For Better Sound Choose Good Headphones
Throw away your earbuds!
The single most important thing you can do to improve the quality of your digital sound is to buy a pair of good headphones. The variety of headphones to choose from in every price range is daunting to a first time buyer. Where do you start?
The first thing to decide is whether you want an open or closed architecture. In order to make that choice you should think about when and where you are most likely to use your headphones.
The closed architecture is good for headphones that you might wear while out—at the gym, on a train or at the airport. There is little to no sound leak, so people near you cannot hear what you are listening to unless the volume is very high.
If closed architecture suits your purpose, then decide whether you want noise cancellation or not. Noise cancellation headphones are not capable of producing the high quality sound that other headphones can produce. However, I use my Bose QC-3 noise cancellation headphones because even when I am not listening to anything I keep them turned on to dull down the hustle and bustle around me. It just seems to make travel less stressful, without completely blocking out important travel announcements.
Since this series of articles is about improving the quality of digital music, noise cancellation headphones are not an option. In fact, while there are good closed architecture headphones like the Beyerdynamic T70 or the Fostex TH-600, most audiophiles seem to prefer the open architecture.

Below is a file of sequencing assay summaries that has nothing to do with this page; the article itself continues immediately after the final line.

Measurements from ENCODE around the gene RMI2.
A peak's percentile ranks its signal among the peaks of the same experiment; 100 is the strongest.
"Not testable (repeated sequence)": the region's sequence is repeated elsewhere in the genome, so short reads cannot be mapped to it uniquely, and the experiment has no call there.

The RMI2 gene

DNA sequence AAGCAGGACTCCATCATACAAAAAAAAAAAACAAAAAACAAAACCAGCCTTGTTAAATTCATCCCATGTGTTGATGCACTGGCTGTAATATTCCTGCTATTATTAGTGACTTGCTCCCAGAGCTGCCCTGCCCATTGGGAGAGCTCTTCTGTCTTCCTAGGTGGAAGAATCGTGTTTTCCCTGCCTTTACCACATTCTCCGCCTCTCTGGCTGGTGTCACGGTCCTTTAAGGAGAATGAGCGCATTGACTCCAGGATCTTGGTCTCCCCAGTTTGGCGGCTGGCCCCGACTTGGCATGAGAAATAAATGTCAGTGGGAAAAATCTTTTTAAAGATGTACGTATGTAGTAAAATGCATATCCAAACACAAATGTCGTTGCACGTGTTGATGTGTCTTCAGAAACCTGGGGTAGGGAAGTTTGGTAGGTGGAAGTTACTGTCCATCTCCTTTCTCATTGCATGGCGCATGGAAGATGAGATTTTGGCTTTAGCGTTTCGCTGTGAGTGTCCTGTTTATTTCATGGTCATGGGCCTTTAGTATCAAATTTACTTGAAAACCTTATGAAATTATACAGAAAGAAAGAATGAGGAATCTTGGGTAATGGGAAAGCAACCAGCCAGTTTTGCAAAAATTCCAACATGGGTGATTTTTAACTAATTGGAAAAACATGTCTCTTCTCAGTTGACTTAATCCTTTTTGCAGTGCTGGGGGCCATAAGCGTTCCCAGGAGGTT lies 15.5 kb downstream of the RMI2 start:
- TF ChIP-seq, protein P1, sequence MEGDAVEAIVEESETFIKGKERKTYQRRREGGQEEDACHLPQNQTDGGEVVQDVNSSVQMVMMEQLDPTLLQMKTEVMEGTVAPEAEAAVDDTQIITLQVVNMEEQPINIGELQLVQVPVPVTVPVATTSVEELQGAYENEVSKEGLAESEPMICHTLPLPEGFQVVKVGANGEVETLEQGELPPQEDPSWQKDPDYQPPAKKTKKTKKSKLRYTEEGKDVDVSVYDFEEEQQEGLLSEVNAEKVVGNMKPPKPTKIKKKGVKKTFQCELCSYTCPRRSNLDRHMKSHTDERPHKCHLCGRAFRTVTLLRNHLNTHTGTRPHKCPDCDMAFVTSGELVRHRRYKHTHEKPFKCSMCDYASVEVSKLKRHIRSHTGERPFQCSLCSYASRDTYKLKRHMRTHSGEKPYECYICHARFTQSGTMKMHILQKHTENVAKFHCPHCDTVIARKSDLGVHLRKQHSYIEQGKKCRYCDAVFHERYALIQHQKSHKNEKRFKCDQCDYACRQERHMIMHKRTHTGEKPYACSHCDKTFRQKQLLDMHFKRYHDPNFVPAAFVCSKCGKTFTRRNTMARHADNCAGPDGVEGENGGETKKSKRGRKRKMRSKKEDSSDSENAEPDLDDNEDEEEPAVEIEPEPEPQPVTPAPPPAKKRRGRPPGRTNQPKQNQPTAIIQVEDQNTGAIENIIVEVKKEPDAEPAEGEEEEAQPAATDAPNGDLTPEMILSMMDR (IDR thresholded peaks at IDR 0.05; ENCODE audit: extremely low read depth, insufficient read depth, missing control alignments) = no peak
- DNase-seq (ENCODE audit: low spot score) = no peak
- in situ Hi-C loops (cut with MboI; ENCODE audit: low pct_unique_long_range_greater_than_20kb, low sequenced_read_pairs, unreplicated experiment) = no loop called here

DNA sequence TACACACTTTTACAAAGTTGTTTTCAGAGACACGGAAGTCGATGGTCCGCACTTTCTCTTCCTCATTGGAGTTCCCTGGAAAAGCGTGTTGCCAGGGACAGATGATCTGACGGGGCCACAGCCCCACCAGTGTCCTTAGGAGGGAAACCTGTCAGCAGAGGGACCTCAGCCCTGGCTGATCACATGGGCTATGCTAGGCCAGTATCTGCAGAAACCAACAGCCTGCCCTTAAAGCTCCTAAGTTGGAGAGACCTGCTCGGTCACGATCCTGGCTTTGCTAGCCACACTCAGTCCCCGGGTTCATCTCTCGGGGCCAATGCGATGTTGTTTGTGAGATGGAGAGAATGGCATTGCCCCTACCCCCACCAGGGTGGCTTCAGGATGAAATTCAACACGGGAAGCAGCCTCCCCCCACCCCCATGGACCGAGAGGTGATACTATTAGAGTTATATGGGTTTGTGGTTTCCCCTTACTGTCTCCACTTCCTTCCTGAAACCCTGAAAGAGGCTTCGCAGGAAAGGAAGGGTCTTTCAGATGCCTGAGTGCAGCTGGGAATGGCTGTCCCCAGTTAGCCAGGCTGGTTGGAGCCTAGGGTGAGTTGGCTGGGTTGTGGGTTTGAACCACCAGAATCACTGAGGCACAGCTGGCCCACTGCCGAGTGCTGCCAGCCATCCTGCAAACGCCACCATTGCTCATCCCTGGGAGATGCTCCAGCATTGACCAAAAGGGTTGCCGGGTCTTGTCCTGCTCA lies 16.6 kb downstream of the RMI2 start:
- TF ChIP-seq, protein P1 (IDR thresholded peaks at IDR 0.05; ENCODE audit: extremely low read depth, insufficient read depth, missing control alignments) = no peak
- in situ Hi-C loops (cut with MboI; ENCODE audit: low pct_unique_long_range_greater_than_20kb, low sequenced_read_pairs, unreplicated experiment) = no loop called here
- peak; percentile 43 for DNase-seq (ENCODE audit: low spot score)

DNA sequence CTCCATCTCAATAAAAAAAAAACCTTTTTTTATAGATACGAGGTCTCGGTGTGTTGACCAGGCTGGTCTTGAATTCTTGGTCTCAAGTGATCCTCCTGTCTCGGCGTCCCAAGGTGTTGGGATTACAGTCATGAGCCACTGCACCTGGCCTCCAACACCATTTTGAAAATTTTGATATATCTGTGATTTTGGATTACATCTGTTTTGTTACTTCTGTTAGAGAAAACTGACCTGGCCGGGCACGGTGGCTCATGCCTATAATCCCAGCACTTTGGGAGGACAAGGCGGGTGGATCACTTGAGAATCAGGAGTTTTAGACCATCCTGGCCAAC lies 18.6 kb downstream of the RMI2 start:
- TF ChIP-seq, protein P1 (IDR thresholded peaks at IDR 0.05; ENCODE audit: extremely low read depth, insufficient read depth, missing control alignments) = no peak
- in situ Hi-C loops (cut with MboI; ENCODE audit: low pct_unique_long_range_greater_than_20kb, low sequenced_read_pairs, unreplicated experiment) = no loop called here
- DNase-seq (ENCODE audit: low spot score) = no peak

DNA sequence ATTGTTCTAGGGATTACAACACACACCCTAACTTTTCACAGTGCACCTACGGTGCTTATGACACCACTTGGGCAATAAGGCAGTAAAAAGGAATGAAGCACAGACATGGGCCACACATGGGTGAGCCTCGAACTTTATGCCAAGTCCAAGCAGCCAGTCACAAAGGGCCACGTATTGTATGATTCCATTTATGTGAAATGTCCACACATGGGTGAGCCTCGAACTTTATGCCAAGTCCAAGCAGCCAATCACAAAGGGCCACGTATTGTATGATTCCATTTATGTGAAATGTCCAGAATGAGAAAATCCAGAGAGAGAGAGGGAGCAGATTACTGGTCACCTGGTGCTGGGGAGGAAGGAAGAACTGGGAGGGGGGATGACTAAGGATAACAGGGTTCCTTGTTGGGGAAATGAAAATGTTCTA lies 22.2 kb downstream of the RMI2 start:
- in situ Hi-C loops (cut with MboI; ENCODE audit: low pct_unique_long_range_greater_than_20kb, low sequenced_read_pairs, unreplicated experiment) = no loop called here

After some reading and some listening at the New York Audio Show earlier this year, I narrowed down the choices of open architecture headphones to the following four: the AUDEZE LCD-2 at $1,000; the HiFiMan HE500 at $700; the Sennheiser HD 650 at $500, and the AKG-Q 701 at $250.
I ruled out the higher end headphones like the Grado PS1000 at $1600; Sennheiser HD800 at $1600 or the HiFiMan HE6 at $1300 for two reasons. First, they can’t be played without the right amplifier. Second, the jump in sound quality from an HE-500 to an HE-600 or from the Sennheiser HD 650 to the HD 800 is not significant enough to warrant the 100% price increase. Putting this money elsewhere in the headphone setup seems to offer a greater improvement in sound quality than investing in headphones in the just-under $2000 category.
The AKG-Q 701 is an amazing headphone for its price and so is the Sennheiser HD 650. However, both of these headphones were easily rejected in comparison to the Audeze LCD-2. The AKG-Q 701 didn’t seem to have the depth or richness of the others I tested, although they certainly sound much better than my Bose QC-3. The Sennheiser HD 650 seemed to have a tin or metallic cast. The symbols and snare drum in particular just didn’t sound accurate to me.
In the end, the toughest choice to make was between the Audeze LCD-2 and the HiFiMan HE500. Both of these open architecture planar magnetic cams produce a nice warm and accurate sound with good detail. When I switched them back and forth in a blind test I could not tell the difference so I went with the lower priced HE500.
I must note that an audio show or noisy showroom is not a good place to try out headphones. There is also no way to know how long the test headphones have burned in and how much burn-in time is optimal for the make and model. It is very possible that the tin sound I heard from the Sennheiser HD 650 was the sound of new headphones with no burn-in.
Throughout the process of building my headphone micro system I learned that there is no “perfect” or “best” component. The goal is to pick components that produce an objectively obvious improvement in sound quality from their competitors. If the improvement is subjectively subtle and the price jump from the “second best” competitor is significant—near double or more– I chose the “second best.” I also learned that the sound of each component changes subtly or dramatically when it is paired with other components and that every component needs to burn in for at least 200 hours before you can be sure that you are giving it a fair hearing. Finally, power supply, cords and connecting cables should be considered “components” and require the same attention and scrutiny.